When a couple is expecting their first child, they’re inundated with information. But then that baby turns into a toddler that has tantrums and doesn’t like the word “no.” And all of a sudden, the well of information dries up.
So where do parents turn to for advice? And how do we know what to believe? After all, expert advice is constantly changing and everyone seems to have an opinion.
Today’s guest, Jen Lumanlan, had these same questions when she started a family. This led her to get a master’s in psychology with a focus on child development and another master’s in education. She shares what she’s learned (and keeps learning) through Your Parenting Mojo Podcast. It’s a reference guide for parents of toddlers and preschoolers based on scientific research and the principles of respectful parenting.
In episode 24 of The Healthy Family Podcast, we tackle how to go about finding credible parenting information. Jen shares what she has learned on her science-based parenting journey.
Highlights From the Show
- How Jen uses her research skills to tackle parenting issues and find answers.
- Why parenting advice changes over time and how parenting research has evolved (for the better).
- The importance of understanding the complete body of evidence over one study or anyone’s opinion.
- Jen’s detailed process for researching parenting topics.
- The one thing parents always need to remember and why it is more important than any piece of research.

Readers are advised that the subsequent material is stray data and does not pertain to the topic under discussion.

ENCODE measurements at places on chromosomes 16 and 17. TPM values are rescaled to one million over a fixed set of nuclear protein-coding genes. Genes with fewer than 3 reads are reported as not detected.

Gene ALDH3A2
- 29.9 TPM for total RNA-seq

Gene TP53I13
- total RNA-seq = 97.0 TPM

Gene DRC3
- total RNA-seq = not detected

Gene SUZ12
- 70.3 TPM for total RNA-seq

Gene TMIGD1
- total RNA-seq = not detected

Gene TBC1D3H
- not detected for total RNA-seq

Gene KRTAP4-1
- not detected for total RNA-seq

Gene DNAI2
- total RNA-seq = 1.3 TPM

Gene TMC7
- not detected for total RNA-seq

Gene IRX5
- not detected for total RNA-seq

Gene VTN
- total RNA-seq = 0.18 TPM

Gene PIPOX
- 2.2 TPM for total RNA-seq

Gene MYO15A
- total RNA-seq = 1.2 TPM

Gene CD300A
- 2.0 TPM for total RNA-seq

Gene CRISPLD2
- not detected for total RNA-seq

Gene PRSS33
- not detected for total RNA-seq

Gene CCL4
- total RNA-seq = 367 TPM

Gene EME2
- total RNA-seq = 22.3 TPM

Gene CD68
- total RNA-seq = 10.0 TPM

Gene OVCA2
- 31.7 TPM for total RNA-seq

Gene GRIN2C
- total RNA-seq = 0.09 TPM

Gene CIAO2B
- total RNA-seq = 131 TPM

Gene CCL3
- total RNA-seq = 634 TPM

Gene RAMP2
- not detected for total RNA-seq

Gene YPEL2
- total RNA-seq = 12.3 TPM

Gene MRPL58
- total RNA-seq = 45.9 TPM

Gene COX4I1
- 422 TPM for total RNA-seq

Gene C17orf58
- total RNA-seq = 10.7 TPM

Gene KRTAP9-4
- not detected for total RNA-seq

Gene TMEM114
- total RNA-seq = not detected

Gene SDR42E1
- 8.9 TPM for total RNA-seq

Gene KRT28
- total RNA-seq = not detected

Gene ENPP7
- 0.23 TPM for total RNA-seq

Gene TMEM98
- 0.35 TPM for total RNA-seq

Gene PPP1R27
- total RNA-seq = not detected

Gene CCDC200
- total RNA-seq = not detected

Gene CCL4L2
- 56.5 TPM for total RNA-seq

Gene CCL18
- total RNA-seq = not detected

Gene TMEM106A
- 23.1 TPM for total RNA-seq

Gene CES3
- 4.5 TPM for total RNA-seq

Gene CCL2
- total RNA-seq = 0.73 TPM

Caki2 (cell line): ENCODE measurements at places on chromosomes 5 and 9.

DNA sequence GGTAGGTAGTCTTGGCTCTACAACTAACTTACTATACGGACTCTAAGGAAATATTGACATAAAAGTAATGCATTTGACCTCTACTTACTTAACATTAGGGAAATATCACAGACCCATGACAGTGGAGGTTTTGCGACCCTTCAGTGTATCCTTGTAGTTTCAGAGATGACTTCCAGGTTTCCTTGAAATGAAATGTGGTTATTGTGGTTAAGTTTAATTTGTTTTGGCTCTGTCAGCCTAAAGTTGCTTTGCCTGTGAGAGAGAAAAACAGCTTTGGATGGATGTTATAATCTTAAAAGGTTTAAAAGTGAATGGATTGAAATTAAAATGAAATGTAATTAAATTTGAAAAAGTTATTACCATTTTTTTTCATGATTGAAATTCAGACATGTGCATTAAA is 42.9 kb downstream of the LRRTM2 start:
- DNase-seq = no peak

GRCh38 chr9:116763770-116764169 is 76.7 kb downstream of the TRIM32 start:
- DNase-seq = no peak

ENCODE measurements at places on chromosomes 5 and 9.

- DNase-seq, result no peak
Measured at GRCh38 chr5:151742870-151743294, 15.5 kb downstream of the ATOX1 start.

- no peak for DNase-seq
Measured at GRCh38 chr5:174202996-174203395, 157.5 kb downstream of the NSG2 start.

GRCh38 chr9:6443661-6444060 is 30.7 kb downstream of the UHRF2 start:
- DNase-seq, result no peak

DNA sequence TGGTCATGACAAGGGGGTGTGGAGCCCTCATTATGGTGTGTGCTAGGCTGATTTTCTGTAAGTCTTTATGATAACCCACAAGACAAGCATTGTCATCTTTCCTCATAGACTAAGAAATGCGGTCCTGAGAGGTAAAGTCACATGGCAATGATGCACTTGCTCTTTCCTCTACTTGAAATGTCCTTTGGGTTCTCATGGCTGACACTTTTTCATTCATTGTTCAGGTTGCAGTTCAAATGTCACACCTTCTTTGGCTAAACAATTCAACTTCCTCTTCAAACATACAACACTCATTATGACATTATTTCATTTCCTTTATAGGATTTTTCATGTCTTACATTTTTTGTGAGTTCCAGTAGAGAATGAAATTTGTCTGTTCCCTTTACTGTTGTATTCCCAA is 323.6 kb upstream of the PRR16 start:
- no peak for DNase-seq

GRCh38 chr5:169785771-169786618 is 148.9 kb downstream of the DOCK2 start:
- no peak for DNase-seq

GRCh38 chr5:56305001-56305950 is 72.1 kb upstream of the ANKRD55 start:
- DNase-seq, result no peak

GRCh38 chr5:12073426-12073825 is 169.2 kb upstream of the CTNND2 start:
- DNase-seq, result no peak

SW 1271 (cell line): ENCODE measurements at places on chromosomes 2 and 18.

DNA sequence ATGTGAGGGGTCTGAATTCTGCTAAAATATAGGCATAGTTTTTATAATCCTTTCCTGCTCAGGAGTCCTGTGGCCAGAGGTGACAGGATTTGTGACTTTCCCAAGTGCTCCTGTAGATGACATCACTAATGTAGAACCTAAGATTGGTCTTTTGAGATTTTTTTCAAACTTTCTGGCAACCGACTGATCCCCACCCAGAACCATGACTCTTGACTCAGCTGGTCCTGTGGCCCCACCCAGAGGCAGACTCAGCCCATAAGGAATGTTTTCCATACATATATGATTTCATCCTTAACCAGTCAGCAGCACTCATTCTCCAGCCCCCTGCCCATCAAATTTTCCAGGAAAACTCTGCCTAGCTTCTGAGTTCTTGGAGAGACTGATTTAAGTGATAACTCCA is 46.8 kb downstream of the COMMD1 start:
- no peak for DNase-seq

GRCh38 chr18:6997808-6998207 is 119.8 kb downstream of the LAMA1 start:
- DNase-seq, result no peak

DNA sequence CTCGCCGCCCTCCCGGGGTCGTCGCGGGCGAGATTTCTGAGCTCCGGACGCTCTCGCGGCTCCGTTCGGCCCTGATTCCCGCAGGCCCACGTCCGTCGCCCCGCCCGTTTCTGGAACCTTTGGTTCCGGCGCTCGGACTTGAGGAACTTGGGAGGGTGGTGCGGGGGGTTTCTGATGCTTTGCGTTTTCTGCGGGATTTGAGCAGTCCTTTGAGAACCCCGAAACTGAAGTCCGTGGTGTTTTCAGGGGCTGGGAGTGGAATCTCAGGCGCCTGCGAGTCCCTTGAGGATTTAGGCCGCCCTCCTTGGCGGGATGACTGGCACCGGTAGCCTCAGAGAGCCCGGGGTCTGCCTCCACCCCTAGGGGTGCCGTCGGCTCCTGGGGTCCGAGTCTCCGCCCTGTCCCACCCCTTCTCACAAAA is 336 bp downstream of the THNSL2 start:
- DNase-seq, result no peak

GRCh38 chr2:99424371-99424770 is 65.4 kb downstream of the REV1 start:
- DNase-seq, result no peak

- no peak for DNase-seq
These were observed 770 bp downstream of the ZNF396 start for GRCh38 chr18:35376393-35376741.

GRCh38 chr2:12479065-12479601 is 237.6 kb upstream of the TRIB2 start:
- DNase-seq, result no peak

- What the research says about parenting styles and how they affect child outcomes.
- What research really says about hot topics such as raising healthy eaters, rewards and consequences, and the popular growth mindset.
- Why rewards and punishments are opposite ends of on the same stick, and alternatives that are more effective.
- The key ingredient for motivating any child.
- The most common parenting practices that lack good research.
- Why it’s so important to get to the “why” of a child’s behavior.
In between those extremes is understanding that good science, validated by multiple studies, is worth listening to, even though it might change in the future. It’s cultivating high-quality sources of information, but not even taking those at face value. It’s understanding that experts and authorities have agendas, which may be legitimate, but don’t necessarily align with every individual’s situation or philosophy. – Jen Lumanlan, YourParentingMojo.com
Get Jen’s guide “How to Stop Using Rewards to Gain Your Child’s Compliance (and What to Do Instead)” (at the end of the post)
Podcast Music: Corporate Uplifting by Scott Holmes
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